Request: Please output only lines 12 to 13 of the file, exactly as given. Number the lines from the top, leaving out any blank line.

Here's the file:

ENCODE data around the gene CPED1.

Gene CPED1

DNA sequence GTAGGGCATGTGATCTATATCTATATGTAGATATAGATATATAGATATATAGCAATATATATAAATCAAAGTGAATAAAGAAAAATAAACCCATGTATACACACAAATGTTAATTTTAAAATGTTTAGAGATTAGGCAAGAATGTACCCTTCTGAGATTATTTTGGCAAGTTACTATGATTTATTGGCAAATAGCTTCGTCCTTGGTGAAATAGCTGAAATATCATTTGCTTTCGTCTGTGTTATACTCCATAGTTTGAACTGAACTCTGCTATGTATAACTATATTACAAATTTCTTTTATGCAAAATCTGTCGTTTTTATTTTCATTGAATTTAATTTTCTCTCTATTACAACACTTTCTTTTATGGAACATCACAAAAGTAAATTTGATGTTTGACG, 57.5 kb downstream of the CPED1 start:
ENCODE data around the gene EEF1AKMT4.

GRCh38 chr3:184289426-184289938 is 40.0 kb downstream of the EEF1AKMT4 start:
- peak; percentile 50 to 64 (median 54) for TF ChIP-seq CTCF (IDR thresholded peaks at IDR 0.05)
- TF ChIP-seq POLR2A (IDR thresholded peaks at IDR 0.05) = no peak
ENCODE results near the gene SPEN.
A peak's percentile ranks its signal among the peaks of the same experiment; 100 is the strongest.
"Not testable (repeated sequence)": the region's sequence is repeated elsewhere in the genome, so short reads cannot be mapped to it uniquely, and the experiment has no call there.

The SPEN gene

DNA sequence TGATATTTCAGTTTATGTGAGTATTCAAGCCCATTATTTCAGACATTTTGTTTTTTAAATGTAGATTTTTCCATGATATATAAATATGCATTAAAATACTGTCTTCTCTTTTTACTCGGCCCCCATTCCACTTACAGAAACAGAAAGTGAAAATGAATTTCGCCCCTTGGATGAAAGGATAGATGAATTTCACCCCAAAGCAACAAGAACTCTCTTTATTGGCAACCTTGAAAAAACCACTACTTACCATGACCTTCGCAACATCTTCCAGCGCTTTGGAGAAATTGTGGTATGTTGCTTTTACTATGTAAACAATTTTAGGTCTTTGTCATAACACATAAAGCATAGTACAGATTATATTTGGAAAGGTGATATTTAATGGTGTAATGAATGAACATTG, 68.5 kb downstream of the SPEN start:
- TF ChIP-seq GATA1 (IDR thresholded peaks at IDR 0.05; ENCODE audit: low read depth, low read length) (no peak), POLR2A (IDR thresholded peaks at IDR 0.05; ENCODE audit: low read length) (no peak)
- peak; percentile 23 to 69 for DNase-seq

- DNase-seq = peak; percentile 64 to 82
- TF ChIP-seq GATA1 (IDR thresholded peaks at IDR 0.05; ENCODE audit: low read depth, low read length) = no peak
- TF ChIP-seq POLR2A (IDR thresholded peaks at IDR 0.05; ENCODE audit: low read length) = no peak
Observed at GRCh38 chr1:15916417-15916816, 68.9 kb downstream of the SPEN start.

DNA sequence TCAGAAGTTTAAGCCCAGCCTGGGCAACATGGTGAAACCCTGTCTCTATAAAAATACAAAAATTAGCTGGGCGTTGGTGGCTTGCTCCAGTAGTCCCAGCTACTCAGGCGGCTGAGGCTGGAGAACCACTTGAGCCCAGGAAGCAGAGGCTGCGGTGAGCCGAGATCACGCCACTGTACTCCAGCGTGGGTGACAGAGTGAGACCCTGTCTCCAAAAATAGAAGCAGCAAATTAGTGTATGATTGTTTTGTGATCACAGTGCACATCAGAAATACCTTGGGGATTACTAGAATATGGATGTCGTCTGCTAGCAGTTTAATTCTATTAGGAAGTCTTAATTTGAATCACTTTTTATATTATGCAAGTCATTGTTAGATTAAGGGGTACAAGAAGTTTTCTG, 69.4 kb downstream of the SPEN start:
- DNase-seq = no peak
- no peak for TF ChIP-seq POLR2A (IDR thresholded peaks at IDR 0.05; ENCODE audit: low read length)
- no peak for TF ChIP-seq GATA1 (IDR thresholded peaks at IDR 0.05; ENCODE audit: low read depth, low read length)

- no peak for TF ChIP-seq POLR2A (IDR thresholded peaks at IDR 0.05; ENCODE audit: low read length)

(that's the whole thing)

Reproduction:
DNA sequence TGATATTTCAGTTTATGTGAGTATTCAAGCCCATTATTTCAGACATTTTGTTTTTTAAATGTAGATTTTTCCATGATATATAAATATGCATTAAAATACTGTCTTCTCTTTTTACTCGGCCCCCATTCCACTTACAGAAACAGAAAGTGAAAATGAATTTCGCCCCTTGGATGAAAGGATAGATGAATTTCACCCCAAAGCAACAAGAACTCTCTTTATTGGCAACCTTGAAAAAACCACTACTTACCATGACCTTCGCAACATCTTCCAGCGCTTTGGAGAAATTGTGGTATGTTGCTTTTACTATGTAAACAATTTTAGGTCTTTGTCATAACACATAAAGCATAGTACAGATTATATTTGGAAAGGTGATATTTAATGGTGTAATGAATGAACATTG, 68.5 kb downstream of the SPEN start:
- TF ChIP-seq GATA1 (IDR thresholded peaks at IDR 0.05; ENCODE audit: low read depth, low read length) (no peak), POLR2A (IDR thresholded peaks at IDR 0.05; ENCODE audit: low read length) (no peak)